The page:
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Should PUBLIC univs redistribute tuition revenue to fund FA for low income students?

GMTplus7GMTplus7 Posts: 6,033Registered User Senior Member
edited November 2012 in Parents Forum
Last month, the Board of Regents of the State of Iowa, which oversees the University of Iowa, Iowa State University, and the University of Northern Iowa, eliminated their policy of earmarking 20 percent of in-state tuition revenue for financial aid purposes. In doing so, the board launched a plan to reduce the sticker price of attending the three universities by $1,000 a year.
While most people in higher education are aware that institutions use some of their tuition revenue for financial aid, many boards are finding that, despite regular pronouncements that colleges were engaging in such practices, the public was unaware.

… Part of the backlash against such policies is attributable to the widespread concern about the increase in tuition prices and student debt.
Use of public tuition for financial aid likely to become a political issue in many states | Inside Higher Ed


Is it fair for PUBLIC universities to earmark tuition revenue from high- and middle-income students for the purpose of supporting low-income students?
Post edited by GMTplus7 on
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Replies to: Should PUBLIC univs redistribute tuition revenue to fund FA for low income students?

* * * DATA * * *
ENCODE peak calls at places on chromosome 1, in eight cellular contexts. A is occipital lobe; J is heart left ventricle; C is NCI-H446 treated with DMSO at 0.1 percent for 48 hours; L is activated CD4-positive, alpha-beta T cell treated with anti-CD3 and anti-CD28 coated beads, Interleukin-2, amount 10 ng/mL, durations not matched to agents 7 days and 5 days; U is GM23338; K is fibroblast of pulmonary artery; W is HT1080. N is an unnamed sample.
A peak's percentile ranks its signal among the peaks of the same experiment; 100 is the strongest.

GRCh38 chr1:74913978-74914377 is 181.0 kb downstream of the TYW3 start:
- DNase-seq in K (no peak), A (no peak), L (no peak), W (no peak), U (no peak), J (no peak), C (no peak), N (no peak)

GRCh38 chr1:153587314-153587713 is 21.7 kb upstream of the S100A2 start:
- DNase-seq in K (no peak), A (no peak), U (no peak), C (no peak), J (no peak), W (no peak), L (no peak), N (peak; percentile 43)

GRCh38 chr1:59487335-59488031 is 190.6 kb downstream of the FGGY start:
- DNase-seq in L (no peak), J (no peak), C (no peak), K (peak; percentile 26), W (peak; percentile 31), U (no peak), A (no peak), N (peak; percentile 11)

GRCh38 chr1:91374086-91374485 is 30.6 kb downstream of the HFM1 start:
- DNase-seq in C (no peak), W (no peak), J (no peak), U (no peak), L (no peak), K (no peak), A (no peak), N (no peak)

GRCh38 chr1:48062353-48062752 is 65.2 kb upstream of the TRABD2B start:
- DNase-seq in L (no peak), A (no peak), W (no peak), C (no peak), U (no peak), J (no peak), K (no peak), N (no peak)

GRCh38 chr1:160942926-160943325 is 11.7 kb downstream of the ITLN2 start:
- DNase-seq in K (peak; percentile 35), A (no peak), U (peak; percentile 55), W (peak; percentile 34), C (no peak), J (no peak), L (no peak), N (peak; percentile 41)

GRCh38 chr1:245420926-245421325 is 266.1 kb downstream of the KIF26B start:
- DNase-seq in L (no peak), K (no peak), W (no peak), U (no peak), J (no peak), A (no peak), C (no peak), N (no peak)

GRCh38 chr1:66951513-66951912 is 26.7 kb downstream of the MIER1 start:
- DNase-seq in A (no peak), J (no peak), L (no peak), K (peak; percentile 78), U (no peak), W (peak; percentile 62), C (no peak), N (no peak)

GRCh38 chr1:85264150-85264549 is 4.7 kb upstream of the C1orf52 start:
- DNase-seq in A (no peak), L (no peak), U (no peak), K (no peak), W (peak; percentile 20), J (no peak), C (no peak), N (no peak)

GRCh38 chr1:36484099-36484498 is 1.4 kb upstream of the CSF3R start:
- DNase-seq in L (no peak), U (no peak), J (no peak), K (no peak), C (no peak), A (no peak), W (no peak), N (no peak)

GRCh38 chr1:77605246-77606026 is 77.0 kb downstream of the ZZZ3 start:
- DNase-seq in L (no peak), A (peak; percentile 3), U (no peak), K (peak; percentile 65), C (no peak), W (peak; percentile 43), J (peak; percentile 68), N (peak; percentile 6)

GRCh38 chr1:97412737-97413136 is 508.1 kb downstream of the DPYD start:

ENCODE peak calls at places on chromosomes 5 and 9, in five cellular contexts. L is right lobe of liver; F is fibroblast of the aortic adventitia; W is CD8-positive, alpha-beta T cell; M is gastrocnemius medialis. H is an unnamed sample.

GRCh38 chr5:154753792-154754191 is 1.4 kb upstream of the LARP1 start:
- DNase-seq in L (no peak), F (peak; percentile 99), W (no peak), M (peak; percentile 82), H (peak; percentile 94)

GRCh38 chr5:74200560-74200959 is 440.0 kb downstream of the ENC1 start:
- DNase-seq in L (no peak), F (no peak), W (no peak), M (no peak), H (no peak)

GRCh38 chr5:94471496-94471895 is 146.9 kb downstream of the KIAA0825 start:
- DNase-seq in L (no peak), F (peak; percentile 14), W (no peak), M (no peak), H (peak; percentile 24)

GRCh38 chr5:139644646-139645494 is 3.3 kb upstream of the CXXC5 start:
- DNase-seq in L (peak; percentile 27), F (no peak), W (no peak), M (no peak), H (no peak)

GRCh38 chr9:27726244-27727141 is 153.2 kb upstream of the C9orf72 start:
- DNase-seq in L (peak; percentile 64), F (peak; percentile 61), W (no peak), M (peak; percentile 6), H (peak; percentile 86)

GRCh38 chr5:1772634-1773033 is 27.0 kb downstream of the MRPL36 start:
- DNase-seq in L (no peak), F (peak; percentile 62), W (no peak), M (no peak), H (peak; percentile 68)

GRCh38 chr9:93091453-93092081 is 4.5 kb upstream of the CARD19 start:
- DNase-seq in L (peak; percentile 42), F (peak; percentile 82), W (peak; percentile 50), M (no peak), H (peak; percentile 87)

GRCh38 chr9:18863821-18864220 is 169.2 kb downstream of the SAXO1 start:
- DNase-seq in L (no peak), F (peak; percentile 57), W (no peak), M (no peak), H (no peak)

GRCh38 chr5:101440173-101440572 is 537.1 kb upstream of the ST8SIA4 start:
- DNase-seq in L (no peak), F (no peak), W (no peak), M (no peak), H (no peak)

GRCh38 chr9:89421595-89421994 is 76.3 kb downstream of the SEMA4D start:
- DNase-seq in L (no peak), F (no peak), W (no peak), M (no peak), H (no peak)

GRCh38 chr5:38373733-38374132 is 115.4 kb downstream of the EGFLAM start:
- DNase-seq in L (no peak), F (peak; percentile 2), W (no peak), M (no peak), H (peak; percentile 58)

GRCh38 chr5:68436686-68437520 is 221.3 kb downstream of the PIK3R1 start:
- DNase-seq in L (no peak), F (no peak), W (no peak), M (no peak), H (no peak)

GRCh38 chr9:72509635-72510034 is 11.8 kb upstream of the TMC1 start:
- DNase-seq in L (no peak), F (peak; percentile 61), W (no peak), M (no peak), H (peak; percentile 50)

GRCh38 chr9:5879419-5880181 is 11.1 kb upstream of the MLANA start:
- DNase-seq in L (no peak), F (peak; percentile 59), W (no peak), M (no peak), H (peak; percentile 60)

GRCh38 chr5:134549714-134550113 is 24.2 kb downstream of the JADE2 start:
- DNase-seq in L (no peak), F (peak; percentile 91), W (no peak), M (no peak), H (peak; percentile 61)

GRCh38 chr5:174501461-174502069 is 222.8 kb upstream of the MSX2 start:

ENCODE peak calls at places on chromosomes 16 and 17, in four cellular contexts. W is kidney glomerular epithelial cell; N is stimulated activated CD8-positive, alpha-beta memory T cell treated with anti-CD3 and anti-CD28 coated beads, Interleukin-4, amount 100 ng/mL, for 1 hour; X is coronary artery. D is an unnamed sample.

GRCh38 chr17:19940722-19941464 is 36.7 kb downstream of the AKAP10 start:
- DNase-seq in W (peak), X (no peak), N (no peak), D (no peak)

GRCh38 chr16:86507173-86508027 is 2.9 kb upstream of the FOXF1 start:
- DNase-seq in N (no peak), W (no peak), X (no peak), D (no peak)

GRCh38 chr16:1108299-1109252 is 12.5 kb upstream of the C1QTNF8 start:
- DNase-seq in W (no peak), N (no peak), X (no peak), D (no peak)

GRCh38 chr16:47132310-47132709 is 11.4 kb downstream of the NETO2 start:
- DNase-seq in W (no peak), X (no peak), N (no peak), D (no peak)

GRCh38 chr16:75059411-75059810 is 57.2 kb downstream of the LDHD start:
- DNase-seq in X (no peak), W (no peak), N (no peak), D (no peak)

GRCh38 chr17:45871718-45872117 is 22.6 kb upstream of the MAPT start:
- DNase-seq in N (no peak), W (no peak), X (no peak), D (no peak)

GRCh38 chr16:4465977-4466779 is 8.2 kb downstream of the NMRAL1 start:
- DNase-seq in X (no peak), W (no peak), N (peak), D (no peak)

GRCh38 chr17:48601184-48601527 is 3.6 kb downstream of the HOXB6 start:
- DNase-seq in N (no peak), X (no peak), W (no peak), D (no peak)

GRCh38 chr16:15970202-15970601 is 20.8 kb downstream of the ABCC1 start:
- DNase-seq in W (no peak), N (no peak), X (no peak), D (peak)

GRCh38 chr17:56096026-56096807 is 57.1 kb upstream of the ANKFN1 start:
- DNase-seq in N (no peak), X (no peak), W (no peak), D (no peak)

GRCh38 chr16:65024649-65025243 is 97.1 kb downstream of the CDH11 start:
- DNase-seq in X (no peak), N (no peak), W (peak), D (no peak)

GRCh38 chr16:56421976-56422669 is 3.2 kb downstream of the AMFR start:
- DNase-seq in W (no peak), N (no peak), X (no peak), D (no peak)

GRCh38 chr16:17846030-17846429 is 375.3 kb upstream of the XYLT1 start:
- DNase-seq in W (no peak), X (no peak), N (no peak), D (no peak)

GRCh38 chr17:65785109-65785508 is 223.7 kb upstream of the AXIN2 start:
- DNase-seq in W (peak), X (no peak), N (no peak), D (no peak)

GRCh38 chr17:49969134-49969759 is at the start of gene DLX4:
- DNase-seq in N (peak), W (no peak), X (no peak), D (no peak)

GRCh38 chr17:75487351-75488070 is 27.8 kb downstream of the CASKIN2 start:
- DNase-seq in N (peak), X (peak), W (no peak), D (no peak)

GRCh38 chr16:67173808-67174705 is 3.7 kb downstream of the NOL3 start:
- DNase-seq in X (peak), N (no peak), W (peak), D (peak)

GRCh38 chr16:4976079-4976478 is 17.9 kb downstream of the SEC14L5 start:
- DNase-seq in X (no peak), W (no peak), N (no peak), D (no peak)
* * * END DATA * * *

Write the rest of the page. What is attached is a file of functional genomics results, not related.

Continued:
• ucbalumnusucbalumnus Posts: 36,784Registered User Senior Member
    Regardless of whether there is a specific earmark, it all goes in and out of one big pot. Tuition goes into the school's money, and financial aid is one of the things that the school spends it on. Or you can alternatively look at it in terms of the school having a revenue goal (tuition net of financial aid plus any state subsidy) to meet to stay financially afloat; policies may change to cause some students to pay a higher net price while others pay a lower net price.

    The whole idea of public schools, including universities, is to ensure that the next generation has educational opportunity based on individual ability and effort, rather than being locked into a specific socioeconomic class that one was born into. Are you saying that we should give up on that idea?
  • minimini Posts: 26,431Registered User Senior Member
    It's not only fair; ensuring an educated workforce for the future is one of the purposes of government. Higher income folks are going to get college degrees in any case - so there is no inherent purpose in subsidizing them.
  • GMTplus7GMTplus7 Posts: 6,033Registered User Senior Member
    The issue is NOT whether lower income students should receive FA—I think most people have no issue with that.